Discover all the essential information on managing crypto tax for profits and earnings derived from purchasing, selling, and investing in digital assets.
Cryptocurrency Investment Insights in the UK by MJ Kane
Recent research conducted by the Financial Conduct Authority revealed a significant uptick in cryptocurrency investments within the United Kingdom. This denotes a staggering 162% growth in UK crypto investors over two years.
Currently, the UK does not have specific ‘crypto tax’ laws. However, cryptocurrency transactions may be liable for income tax or capital gains tax.
MJ Kane’s Guide to Crypto tax on Assets and Currency
What are Cryptoassets?
Cryptoassets, such as Bitcoin, are digital assets. Among these, non-fungible tokens (NFTs) stand out as unique digital assets without a tangible form.
Cryptocurrency, a form of digital token, is protected by cryptography to prevent fraud and counterfeiting. Its transactions use distributed ledger technology (DLT), eliminating the need for central authorities like banks or governments. The blockchain is the most famous DLT system. Bitcoin, launched in 2008, was the first cryptocurrency, followed by others like Ethereum and Litecoin.
Location of Cryptoassets for Tax Purposes
Despite their intangible nature, the location of cryptoassets must be determined for tax purposes, especially for:
- UK residents who are non-domiciled, for tax liabilities.
- Matters involving offshore tax disclosures.
HM Revenue & Customs (HMRC) considers the tax residence of the beneficial owner as the location of the cryptoassets.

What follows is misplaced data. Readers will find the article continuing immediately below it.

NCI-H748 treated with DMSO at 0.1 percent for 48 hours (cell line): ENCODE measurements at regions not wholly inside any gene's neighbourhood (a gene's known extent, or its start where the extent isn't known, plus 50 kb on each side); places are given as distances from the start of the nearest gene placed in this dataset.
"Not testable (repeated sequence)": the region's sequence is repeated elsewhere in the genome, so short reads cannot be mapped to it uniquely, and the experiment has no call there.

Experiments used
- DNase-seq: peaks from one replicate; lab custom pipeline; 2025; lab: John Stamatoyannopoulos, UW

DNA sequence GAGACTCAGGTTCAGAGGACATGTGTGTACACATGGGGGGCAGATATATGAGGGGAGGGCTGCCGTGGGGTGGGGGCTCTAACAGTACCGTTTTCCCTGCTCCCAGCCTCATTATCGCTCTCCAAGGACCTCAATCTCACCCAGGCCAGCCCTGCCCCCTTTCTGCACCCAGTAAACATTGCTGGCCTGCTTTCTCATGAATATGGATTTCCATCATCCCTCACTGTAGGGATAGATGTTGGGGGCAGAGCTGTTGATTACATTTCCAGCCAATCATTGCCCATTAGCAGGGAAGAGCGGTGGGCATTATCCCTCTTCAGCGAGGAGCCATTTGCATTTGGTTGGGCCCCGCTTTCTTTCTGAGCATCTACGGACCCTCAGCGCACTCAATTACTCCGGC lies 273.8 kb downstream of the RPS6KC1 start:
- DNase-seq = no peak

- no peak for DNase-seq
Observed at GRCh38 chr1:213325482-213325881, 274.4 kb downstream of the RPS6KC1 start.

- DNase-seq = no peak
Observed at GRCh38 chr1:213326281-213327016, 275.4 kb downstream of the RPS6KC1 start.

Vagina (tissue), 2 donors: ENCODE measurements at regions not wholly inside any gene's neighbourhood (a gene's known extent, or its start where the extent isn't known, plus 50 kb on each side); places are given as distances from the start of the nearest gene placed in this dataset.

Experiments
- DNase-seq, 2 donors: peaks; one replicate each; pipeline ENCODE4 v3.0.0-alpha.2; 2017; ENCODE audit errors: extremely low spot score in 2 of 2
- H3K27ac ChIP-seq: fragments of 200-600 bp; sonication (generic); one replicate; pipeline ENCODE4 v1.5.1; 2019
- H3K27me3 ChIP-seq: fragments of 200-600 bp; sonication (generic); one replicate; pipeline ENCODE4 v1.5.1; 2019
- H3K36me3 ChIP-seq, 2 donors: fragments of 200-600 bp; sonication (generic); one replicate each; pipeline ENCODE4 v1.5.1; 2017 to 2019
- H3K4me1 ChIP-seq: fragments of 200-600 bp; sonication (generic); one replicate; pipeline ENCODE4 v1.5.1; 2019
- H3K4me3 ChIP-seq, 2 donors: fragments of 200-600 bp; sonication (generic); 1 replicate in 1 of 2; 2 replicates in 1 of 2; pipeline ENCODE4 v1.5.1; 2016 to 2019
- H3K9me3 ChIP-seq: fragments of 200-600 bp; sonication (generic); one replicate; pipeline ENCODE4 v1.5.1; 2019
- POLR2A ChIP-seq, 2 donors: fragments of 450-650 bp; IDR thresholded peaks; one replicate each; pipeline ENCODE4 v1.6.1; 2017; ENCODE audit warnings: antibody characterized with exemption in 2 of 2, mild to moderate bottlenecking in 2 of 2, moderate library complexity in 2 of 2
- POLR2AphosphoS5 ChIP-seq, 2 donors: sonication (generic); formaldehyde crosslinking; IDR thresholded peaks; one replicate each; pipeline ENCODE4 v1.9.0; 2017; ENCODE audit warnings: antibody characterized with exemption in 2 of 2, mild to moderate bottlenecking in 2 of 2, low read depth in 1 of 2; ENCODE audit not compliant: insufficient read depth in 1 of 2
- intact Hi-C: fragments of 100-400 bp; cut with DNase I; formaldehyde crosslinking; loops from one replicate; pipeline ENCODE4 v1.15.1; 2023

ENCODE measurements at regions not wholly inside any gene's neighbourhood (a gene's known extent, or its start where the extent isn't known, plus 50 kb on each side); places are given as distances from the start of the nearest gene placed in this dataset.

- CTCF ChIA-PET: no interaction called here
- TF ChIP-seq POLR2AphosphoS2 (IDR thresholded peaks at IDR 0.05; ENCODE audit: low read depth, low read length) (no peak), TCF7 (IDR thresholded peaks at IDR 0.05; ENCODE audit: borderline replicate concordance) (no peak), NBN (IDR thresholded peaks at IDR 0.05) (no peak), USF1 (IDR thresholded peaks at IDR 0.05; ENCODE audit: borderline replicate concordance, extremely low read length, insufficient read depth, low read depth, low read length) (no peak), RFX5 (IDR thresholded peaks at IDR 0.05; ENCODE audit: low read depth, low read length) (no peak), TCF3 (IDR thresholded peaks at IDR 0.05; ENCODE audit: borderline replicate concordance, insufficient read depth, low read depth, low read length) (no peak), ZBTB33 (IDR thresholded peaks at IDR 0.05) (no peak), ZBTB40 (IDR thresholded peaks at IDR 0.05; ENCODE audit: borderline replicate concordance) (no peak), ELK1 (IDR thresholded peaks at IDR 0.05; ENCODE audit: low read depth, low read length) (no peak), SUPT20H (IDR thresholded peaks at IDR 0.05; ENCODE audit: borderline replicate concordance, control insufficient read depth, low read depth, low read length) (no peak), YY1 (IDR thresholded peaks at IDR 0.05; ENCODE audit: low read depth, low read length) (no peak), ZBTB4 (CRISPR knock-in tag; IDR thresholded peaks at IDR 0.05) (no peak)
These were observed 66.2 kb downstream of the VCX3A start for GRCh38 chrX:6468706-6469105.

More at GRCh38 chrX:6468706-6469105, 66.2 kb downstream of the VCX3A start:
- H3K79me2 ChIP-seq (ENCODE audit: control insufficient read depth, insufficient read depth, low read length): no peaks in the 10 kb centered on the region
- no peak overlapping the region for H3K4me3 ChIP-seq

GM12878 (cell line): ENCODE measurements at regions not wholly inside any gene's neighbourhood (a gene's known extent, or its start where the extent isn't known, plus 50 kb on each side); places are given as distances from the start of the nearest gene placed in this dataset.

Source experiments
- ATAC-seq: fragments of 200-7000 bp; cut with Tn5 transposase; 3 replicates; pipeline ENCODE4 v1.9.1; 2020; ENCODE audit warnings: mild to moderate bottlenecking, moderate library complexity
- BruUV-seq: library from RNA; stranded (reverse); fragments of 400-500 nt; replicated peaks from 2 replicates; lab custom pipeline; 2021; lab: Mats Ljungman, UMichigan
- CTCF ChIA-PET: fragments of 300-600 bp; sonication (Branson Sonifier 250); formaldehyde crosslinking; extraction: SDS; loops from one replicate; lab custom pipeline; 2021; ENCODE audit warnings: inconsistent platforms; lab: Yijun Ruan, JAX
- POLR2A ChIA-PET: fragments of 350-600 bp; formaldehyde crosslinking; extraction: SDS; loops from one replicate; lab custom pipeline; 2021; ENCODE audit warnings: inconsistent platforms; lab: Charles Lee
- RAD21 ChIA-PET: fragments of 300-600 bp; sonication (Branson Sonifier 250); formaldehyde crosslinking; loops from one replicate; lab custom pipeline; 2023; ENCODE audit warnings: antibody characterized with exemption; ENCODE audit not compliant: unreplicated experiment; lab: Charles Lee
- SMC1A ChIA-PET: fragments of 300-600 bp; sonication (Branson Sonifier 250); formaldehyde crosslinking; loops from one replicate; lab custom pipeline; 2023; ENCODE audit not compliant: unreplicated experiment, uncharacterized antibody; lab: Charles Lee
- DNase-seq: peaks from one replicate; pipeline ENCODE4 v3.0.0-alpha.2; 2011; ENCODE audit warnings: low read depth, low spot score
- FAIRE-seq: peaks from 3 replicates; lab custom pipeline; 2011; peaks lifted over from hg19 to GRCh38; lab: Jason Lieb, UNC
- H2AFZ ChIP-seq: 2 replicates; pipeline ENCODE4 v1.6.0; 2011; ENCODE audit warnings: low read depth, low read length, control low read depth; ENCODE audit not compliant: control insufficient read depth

Crypto Tax on Cryptoasset Gains
Disposing of cryptoassets can include selling, using for purchases, gifting, swapping, or buying other cryptoassets. The general tax implications are:
- Capital Gains Tax (CGT) for personal investment in cryptoassets.
- Income tax for trading activities involving cryptoassets.
Crypto Capital Gains Tax Rates
CGT is applicable on gains from disposing of cryptoassets exceeding the tax-free allowance. Rates vary based on total earnings and tax status:
- Basic rate taxpayers: 10%
- Higher and additional rate taxpayers: 20%
You can use MJ Kane’s tax calculator to check how much you might owe.
Miscellaneous Receipts from Crypto Investment
Miscellaneous income from crypto investment can include airdrops, forks, mining, staking, and loan interest, typically taxed as miscellaneous income.
Crypto Miscellaneous Income Tax Rates
Income tax rates depend on your total earnings and tax status. In England, Wales, and Northern Ireland, rates range from 20% to 45%, while Scotland has rates from 19% to 46%.
Reducing Tax on Cryptoassets
HMRC’s Cryptoassets Manual lists deductible expenses from your gain, including purchase costs, transaction fees, advertising costs, professional fees, and valuation costs. Note that mining-related expenses are not deductible for CGT.
When to Pay Tax on Crypto?
You can report gains via self-assessment tax return or HMRC’s real-time service. Taxes are usually due by 31st January following the assessment year, with some income tax payable in two instalments.
Maintain detailed records of all cryptocurrency transactions, including types, dates, quantities, sterling values, bank statements, and wallet addresses.
Crypto Tax for Businesses
Businesses dealing with cryptocurrency might need to consider Corporation Tax, Income Tax, National Insurance, stamp taxes, and VAT.
MJ Kane’s Support for Your Cryptoasset Taxes
MJ Kane offers expert advice on cryptoasset tax planning to mitigate potential liabilities. For assistance, call 0800 0523 555 or use our online enquiry form for a free consultation.